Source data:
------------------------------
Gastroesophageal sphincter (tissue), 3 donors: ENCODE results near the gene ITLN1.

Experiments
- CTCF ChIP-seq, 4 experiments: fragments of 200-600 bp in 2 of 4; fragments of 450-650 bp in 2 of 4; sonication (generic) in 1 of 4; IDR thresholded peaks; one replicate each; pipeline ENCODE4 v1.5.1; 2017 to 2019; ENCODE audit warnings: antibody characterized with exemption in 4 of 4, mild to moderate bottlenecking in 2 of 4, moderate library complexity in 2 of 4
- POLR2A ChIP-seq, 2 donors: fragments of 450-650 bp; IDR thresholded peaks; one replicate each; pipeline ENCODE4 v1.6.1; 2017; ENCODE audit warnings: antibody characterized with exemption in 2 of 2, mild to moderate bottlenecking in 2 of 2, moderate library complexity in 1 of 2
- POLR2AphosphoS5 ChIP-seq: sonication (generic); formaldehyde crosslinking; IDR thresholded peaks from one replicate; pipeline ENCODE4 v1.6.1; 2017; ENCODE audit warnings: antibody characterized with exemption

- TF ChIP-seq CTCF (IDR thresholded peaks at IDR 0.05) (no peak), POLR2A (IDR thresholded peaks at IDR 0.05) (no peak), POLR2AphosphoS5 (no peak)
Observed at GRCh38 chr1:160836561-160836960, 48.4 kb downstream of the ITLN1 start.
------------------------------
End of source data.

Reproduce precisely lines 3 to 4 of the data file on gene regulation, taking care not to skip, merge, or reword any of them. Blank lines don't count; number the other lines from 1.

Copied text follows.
- CTCF ChIP-seq, 4 experiments: fragments of 200-600 bp in 2 of 4; fragments of 450-650 bp in 2 of 4; sonication (generic) in 1 of 4; IDR thresholded peaks; one replicate each; pipeline ENCODE4 v1.5.1; 2017 to 2019; ENCODE audit warnings: antibody characterized with exemption in 4 of 4, mild to moderate bottlenecking in 2 of 4, moderate library complexity in 2 of 4
- POLR2A ChIP-seq, 2 donors: fragments of 450-650 bp; IDR thresholded peaks; one replicate each; pipeline ENCODE4 v1.6.1; 2017; ENCODE audit warnings: antibody characterized with exemption in 2 of 2, mild to moderate bottlenecking in 2 of 2, moderate library complexity in 1 of 2